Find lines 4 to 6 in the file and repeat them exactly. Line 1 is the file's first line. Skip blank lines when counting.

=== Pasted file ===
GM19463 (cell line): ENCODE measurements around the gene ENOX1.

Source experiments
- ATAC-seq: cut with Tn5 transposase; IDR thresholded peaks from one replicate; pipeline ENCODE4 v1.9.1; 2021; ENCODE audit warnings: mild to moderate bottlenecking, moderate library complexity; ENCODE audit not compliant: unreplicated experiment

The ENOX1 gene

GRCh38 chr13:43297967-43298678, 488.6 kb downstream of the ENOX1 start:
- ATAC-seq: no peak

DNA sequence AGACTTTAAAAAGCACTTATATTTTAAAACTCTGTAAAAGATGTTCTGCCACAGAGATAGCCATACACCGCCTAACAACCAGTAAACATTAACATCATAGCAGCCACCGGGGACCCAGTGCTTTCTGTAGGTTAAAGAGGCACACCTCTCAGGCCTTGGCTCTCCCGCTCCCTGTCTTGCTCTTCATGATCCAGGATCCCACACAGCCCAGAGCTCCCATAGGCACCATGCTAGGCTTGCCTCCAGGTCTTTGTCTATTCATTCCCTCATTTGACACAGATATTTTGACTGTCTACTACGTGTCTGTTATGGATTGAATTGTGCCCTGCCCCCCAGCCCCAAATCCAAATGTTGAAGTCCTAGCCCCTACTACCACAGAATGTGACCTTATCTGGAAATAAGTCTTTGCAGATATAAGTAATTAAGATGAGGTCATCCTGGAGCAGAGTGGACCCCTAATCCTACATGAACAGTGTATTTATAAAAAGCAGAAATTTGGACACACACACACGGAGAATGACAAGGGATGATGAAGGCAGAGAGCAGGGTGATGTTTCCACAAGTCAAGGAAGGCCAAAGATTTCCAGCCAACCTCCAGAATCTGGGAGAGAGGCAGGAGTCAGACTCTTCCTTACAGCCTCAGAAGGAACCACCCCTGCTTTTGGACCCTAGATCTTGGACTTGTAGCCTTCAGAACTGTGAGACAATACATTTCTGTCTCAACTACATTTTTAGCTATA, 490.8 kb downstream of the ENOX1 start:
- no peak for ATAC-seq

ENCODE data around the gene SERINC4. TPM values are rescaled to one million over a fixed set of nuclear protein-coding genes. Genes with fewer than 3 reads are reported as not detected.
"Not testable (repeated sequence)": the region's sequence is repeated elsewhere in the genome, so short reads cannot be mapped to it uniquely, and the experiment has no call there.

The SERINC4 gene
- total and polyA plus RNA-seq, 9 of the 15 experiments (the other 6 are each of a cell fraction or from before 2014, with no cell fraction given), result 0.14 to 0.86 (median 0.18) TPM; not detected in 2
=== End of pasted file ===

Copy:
The ENOX1 gene

GRCh38 chr13:43297967-43298678, 488.6 kb downstream of the ENOX1 start:
- ATAC-seq: no peak